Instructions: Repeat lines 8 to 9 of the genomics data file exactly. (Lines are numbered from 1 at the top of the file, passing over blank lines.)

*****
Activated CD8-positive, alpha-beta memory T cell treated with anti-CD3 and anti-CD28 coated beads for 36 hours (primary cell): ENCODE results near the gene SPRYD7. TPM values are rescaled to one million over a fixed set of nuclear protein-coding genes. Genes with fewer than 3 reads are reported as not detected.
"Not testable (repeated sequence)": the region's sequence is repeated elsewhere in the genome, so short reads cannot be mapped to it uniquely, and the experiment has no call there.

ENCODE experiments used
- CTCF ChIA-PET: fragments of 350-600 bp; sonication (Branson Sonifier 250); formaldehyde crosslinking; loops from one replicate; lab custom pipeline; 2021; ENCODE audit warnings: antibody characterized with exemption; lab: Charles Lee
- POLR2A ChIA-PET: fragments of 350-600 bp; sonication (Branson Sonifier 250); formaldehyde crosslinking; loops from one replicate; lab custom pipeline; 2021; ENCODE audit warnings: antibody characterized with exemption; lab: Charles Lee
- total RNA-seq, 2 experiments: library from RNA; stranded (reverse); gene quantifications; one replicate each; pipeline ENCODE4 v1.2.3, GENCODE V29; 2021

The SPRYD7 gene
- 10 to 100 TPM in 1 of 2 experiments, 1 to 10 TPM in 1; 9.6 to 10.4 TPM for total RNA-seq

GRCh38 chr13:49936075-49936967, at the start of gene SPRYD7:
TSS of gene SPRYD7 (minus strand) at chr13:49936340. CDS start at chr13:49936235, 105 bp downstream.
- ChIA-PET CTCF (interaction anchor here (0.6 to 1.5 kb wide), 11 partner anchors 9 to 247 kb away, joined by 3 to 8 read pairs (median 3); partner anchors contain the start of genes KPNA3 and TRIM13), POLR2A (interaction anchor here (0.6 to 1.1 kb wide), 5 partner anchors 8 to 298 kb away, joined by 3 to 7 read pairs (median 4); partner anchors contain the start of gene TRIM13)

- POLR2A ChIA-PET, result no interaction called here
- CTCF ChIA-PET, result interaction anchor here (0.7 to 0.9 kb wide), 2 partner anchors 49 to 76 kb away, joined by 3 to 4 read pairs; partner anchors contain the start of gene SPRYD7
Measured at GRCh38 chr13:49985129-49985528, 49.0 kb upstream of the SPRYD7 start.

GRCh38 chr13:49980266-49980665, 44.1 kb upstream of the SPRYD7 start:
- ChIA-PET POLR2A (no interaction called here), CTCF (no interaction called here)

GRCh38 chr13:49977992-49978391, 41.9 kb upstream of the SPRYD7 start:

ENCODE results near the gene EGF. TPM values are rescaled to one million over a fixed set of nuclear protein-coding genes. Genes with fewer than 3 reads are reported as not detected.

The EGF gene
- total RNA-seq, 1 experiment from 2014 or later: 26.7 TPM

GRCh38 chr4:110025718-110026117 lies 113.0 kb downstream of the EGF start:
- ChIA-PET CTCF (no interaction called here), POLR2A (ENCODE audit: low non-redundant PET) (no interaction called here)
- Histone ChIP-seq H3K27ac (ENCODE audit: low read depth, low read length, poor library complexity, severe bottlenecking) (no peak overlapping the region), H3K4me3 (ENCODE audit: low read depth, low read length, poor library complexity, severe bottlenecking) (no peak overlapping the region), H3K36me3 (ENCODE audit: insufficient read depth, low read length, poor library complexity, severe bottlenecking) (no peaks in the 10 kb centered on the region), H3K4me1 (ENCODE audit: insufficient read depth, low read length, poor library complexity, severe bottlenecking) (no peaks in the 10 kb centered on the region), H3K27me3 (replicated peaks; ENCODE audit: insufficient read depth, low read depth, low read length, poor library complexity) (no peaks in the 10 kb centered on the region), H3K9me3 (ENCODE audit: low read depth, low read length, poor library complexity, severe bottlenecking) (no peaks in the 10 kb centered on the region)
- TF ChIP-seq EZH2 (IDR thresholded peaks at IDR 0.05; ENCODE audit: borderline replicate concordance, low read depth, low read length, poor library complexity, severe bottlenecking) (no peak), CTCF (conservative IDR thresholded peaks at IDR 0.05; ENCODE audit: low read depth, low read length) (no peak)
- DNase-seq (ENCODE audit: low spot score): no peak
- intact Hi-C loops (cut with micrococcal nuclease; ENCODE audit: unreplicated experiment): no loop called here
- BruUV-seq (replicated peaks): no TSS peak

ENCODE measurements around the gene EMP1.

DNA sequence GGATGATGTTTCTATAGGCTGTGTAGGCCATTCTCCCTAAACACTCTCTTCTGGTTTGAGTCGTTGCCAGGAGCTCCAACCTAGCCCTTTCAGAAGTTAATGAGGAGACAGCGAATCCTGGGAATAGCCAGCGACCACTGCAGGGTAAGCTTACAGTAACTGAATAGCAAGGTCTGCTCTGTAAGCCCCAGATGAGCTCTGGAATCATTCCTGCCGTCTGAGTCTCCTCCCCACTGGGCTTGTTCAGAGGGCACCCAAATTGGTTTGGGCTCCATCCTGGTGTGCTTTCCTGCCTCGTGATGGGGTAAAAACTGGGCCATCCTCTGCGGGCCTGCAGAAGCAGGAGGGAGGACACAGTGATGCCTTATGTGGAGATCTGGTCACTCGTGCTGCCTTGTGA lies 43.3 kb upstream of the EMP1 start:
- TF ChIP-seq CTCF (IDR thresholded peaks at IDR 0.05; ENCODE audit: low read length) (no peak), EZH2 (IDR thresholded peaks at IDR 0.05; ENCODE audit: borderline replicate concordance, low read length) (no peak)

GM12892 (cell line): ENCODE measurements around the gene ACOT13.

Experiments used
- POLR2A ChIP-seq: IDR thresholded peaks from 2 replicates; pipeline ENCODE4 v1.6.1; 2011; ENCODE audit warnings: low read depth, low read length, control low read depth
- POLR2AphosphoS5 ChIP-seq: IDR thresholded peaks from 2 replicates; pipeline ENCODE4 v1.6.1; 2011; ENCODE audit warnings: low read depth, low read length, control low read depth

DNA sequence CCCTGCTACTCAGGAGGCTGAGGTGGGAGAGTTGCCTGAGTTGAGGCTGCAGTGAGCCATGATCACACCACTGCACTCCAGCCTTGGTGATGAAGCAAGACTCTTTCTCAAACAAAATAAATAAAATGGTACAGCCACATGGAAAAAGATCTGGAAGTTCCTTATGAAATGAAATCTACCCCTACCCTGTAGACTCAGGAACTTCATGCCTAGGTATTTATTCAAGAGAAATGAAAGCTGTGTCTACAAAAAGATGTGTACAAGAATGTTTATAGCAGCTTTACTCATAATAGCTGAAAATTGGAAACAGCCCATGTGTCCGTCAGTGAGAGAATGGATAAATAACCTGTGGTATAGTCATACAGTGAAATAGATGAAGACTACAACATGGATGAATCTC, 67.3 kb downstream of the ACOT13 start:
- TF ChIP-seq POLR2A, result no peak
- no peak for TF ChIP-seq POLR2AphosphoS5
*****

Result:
- 10 to 100 TPM in 1 of 2 experiments, 1 to 10 TPM in 1; 9.6 to 10.4 TPM for total RNA-seq

GRCh38 chr13:49936075-49936967, at the start of gene SPRYD7: